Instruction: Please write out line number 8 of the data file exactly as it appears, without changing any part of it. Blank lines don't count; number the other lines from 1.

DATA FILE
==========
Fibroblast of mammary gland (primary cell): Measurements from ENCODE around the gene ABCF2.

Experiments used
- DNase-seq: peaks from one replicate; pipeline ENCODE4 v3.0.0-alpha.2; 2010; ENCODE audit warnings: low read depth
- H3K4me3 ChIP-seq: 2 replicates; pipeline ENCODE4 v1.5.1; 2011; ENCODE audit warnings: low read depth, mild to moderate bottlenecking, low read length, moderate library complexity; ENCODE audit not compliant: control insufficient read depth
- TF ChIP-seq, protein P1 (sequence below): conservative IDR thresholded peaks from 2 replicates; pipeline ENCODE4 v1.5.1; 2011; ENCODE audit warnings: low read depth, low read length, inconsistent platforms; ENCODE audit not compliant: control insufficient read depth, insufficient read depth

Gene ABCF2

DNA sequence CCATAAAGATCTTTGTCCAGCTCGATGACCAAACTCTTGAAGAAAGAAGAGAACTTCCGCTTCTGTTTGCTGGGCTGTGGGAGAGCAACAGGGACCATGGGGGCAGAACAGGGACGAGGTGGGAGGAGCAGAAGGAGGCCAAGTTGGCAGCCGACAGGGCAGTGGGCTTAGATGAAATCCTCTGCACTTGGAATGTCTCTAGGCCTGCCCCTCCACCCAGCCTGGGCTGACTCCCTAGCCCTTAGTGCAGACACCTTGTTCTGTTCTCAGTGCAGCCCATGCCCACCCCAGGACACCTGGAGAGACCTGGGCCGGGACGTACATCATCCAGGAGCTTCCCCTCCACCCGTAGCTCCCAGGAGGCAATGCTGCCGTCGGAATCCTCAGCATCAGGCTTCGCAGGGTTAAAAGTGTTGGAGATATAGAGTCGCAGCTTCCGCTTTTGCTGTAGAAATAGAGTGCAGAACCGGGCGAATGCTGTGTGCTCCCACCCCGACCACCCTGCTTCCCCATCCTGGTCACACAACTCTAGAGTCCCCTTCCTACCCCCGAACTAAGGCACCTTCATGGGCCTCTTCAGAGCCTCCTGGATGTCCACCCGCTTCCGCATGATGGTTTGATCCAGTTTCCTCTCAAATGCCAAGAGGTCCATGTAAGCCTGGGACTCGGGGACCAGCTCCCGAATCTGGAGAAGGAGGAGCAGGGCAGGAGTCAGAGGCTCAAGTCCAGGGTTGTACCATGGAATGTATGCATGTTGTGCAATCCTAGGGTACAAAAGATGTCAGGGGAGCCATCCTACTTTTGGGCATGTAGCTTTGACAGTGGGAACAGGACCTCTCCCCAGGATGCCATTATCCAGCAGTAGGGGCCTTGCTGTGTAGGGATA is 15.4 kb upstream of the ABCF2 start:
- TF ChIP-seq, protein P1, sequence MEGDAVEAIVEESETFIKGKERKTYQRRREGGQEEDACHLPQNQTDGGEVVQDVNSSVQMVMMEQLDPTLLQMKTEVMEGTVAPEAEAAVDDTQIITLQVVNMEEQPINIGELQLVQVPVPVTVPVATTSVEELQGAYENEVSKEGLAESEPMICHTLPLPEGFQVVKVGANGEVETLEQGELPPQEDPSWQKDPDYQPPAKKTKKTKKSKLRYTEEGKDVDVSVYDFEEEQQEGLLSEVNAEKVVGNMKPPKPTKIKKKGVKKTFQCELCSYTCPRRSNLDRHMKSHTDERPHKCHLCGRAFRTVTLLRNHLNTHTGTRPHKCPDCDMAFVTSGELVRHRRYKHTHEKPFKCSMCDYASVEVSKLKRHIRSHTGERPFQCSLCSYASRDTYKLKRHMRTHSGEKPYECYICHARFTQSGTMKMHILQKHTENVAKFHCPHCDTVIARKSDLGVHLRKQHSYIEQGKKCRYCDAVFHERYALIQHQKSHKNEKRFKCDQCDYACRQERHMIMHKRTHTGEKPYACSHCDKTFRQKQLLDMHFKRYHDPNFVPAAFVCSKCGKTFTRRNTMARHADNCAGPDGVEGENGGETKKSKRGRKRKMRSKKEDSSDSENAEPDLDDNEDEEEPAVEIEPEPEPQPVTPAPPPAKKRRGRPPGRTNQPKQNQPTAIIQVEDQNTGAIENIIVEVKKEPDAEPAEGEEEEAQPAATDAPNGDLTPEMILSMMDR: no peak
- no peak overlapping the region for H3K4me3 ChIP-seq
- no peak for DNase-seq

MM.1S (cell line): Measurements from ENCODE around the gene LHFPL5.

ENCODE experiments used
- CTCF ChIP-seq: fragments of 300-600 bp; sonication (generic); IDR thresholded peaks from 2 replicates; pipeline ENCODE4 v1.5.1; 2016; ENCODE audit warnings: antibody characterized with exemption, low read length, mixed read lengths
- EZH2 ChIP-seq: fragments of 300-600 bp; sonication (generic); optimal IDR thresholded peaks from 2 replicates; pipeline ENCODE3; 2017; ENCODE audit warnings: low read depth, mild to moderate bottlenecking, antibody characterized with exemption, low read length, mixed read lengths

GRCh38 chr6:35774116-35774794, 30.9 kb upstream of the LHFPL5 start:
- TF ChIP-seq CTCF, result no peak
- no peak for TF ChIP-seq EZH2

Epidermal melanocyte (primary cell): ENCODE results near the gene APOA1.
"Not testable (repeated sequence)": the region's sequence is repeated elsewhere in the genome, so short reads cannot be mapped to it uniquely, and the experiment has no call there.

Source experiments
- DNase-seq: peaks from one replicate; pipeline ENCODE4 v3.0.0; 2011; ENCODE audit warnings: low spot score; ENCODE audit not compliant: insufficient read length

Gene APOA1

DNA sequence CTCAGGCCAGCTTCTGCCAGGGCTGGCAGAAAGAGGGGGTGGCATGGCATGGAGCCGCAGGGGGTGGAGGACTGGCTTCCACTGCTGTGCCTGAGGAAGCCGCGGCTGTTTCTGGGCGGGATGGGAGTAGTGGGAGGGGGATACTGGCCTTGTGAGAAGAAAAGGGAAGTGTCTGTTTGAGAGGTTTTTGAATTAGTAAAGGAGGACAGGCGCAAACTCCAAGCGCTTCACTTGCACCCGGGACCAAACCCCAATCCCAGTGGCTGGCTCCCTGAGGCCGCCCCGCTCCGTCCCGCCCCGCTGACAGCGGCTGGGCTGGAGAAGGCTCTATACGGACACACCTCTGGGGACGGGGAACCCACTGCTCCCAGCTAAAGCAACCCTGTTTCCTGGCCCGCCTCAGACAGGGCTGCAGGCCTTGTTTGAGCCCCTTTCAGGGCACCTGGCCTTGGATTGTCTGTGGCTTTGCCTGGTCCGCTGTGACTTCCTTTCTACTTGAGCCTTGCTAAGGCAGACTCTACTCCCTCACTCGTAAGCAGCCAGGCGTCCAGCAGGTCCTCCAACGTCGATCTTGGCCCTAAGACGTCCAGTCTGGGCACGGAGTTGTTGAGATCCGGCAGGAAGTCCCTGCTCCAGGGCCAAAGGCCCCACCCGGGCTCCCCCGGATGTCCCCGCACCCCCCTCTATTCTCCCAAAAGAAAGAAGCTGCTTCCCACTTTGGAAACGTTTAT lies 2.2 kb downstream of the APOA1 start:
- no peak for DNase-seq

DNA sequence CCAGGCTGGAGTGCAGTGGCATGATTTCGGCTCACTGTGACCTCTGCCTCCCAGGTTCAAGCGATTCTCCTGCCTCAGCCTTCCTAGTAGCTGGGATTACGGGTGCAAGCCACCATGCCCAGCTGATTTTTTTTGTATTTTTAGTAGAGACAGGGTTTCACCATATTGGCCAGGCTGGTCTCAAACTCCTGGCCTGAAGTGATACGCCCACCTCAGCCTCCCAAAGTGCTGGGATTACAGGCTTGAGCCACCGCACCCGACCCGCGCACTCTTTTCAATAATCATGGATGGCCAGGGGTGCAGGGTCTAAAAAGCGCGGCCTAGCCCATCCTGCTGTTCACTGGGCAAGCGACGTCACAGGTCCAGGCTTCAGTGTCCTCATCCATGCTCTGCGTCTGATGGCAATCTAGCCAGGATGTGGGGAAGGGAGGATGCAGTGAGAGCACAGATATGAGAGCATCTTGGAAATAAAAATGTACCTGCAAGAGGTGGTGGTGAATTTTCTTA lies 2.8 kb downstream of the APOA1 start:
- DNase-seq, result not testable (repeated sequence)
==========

- TF ChIP-seq, protein P1, sequence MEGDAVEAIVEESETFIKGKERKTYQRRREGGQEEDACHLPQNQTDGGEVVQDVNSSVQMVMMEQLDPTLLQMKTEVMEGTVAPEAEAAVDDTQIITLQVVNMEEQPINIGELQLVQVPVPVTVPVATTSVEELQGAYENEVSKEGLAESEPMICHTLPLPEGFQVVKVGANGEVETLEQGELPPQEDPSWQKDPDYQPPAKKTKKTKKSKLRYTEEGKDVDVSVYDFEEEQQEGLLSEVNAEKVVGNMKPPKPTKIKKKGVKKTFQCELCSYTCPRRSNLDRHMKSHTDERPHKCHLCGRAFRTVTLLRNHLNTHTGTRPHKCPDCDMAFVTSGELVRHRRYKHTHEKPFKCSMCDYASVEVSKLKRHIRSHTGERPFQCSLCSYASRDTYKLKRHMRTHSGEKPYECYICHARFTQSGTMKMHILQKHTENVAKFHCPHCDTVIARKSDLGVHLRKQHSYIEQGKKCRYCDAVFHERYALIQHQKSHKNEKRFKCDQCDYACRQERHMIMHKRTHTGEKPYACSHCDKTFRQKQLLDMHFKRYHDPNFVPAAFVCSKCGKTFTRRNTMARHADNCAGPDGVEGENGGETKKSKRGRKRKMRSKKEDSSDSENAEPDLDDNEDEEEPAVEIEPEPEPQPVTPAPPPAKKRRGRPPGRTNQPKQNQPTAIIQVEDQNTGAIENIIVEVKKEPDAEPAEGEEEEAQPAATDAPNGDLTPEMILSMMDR: no peak